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On 25th March the European Union will mark 60 years since the signature of the Rome Treaties, the first step towards a united Europe. Since the birth of the European Communities in 1957, the citizens of our Member States have enjoyed six decades of unprecedented peace, prosperity and security.
The contrast to the first half of the 20th Century could not be greater. Two catastrophic wars in Europe between 1914 and 1945 left millions dead, and a continent devastated, divided and prostrate. For countries that had long been at war, European integration has been the most successful peace project in our history.
However, we are living in unpredictable times and the 60th anniversary of the Rome Treaties is the opportunity not only to reaffirm our commitment to the values and objectives on which the European project is founded but also to take pragmatic and ambitious steps forward.
The anniversary of the 60th anniversary of the European Union is also an occasion for us mark our relations with countries in the world including Vietnam. Our bilateral relation has flourished strongly over the last two decades. The European Union has strong stakes in the success of Vietnam’s reforms. It is committed to forging an upgraded, broader and more diversified relationship with Vietnam, a partner willing to take on increasing responsibilities on the world scene, a central actor of ASEAN, and a particularly dynamic economy.
The entry into force last year of the EU-Vietnam Comprehensive Partnership and Cooperation Agreement will broaden further the scope of EU-Vietnam cooperation in areas such as trade, the environment, energy, science and technology, good governance, as well as tourism, culture, migration, counter terrorism and the fight against corruption and organised crime.
The EU is the second largest trading partner of Vietnam and the EU-Vietnam Free Trade Agreement, expected to be signed soon, will serve as a potential momentum to further accelerate trade and investment ties in the coming years.
The high number of Vietnamese students studying in Europe reflects the strong people-to-people exchanges in the bilateral ties between the European Union and Vietnam. Currently, out of a total number of 62,843 Vietnamese students following courses abroad, Europe is the second biggest net receiver of Vietnamese students with more than 1/3 - or over 15.000 - studying in Europe.
The world is going through a time of great uncertainty: the global balance of power is shifting and the foundations of a rules-based international order are too often being questioned. The European Union will be an increasingly vital power to preserve and strengthen the global order.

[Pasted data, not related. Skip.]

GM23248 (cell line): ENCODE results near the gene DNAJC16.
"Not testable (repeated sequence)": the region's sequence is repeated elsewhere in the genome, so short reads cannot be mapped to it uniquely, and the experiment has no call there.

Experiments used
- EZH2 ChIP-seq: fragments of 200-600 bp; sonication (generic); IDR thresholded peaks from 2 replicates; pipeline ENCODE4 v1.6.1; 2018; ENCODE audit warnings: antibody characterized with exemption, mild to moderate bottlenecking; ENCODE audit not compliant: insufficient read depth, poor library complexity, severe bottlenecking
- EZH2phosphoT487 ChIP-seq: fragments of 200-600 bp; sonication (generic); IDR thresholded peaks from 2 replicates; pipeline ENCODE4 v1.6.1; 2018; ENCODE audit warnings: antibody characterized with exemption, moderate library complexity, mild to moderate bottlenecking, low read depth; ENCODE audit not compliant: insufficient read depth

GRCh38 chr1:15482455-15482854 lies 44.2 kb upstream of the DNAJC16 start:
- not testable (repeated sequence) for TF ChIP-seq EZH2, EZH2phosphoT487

The EU is now the second global economy. We are the largest global market and the leading foreign investor in most parts of the globe. The EU has achieved a strong position by acting together with one voice on the global stage, as well as concluding bilateral trade deals with many important partners around the world.
We invest more in development cooperation and humanitarian aid than the rest of the world combined. EU development aid goes to around 150 countries in the world and increasingly focuses on the poorest places in the world. In the period 2014-2020, about 75% of EU support will go to countries which are often hard hit by natural disasters or conflict, something that makes their citizens particularly vulnerable. Humanitarian crises continue to take a heavy toll internationally, and in 2016 the EU allocated relief assistance of over €1.5 billion for food, shelter, protection and healthcare to 120 million people in over 80 countries. The EU has been, since the start of the Syrian conflict in 2011, the largest single donor of humanitarian aid to care for the millions of men, women and children displaced by the conflict.
We stand for better global rules, rules that protect people against abuse, rules that expand rights and raise standards. It is thanks to our engagement – the Union together with its Member States – that the global community has set up innovative agreements like the Sustainable Development Goals, the Paris Agreement on Climate Change and the Addis Ababa Action Agenda on Financing for Development. In a world of re-emerging power politics, the European Union will have an even more significant role to play.
A more fragile international environment calls for greater engagement, not for retrenchment. This is why the EU will continue to support and help the United Nations: our cooperation with the UN covers peace missions, diplomatic efforts, human rights, tackling hunger and fighting criminality.
Whatever events may bring in the future, one thing is certain: the EU will continue to put promoting international peace and security, development cooperation, human rights and responding to humanitarian crises at the heart of its foreign and security policies.
Ambassador – Head of EU Delegation to Vietnam Bruno Angelet